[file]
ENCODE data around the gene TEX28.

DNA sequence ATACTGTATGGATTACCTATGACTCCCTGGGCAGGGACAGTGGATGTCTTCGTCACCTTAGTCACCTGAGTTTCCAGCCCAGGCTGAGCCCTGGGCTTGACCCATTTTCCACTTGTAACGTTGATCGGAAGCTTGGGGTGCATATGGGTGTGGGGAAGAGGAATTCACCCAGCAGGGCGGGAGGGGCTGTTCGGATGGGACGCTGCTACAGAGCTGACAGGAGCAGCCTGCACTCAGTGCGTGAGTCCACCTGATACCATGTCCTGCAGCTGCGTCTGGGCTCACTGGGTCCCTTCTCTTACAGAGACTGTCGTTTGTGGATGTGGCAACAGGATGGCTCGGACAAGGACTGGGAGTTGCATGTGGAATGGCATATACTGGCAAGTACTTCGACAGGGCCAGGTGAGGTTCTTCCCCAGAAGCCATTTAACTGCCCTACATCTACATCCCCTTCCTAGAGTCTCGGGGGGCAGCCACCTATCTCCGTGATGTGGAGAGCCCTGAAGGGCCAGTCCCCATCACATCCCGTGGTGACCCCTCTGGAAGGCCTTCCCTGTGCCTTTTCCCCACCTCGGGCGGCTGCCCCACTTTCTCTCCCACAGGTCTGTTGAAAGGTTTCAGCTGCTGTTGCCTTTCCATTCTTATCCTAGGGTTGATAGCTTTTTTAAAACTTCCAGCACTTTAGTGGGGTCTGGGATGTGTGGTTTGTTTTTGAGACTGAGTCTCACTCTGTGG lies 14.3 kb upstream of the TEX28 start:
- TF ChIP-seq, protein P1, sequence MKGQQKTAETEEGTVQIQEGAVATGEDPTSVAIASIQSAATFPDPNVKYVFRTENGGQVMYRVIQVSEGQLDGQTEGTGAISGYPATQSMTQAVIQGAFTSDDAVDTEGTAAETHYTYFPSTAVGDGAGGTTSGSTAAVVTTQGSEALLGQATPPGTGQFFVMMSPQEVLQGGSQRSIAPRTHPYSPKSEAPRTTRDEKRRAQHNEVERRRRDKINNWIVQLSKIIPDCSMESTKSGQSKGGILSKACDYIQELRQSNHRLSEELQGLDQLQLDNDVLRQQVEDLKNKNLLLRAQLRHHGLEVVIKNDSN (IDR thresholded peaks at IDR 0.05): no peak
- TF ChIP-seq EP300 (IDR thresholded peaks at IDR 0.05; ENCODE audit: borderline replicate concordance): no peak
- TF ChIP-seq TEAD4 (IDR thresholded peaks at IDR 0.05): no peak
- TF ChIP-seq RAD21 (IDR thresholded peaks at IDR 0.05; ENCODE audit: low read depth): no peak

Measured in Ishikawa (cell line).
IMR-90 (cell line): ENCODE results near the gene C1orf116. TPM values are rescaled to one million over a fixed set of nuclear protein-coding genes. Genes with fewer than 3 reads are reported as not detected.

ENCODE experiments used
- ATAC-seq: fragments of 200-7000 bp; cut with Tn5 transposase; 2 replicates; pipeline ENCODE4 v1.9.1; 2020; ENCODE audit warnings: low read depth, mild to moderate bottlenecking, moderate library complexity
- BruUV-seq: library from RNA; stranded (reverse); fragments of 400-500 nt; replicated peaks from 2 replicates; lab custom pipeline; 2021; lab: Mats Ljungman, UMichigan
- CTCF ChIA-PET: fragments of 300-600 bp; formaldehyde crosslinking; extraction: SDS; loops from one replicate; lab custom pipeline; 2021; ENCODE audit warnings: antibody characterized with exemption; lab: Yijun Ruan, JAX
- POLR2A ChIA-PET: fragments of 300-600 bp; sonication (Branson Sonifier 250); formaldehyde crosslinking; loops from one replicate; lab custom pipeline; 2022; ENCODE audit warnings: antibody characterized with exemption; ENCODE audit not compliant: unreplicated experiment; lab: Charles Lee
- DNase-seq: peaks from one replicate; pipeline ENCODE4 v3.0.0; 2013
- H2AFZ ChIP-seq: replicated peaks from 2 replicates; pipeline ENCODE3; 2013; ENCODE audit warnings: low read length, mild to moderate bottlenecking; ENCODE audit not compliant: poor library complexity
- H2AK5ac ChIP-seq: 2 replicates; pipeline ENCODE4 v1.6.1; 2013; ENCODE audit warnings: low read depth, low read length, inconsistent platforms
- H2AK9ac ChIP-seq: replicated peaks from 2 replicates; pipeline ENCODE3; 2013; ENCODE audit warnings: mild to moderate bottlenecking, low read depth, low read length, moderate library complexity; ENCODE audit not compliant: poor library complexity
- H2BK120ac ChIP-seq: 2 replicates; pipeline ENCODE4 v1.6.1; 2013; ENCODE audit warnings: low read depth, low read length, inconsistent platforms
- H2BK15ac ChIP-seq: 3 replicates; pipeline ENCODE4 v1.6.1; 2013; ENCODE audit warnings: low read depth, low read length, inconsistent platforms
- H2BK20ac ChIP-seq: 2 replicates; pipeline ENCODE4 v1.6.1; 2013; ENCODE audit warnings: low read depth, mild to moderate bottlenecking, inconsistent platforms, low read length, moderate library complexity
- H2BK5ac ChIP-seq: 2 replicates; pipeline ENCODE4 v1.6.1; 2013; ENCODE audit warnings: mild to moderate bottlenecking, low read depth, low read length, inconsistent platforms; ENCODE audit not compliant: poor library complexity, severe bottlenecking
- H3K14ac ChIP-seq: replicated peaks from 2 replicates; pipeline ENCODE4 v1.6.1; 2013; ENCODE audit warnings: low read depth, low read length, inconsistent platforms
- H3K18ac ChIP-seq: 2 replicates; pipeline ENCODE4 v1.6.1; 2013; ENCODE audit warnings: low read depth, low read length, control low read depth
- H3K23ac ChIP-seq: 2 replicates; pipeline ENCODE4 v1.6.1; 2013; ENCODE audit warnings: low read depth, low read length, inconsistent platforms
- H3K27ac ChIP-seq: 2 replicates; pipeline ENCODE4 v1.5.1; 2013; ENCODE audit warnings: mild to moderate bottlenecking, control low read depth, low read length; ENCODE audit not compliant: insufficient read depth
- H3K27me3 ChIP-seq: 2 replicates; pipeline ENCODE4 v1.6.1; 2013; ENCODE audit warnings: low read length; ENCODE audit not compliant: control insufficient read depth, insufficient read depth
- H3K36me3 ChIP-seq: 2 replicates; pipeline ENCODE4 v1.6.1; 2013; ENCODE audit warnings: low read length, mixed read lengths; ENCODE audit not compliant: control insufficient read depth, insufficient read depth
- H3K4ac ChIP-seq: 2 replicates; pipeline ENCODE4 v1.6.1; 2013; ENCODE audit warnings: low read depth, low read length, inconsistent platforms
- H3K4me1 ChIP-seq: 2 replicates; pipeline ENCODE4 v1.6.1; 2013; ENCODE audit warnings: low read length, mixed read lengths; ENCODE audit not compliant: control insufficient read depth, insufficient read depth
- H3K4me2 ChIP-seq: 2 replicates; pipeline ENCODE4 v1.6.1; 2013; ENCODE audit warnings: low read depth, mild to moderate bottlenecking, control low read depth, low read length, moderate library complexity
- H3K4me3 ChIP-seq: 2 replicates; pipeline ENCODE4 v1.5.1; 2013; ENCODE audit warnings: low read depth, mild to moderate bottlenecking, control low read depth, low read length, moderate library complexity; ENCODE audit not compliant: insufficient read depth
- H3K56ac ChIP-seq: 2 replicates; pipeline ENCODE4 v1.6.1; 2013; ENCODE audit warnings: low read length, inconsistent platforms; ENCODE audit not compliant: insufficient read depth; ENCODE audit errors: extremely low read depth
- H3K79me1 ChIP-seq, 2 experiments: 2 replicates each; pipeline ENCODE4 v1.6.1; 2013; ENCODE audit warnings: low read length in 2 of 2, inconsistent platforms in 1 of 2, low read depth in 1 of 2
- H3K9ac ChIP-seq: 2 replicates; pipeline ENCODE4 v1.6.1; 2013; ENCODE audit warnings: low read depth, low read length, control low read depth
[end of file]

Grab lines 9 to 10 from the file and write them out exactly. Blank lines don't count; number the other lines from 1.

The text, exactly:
ENCODE experiments used
- ATAC-seq: fragments of 200-7000 bp; cut with Tn5 transposase; 2 replicates; pipeline ENCODE4 v1.9.1; 2020; ENCODE audit warnings: low read depth, mild to moderate bottlenecking, moderate library complexity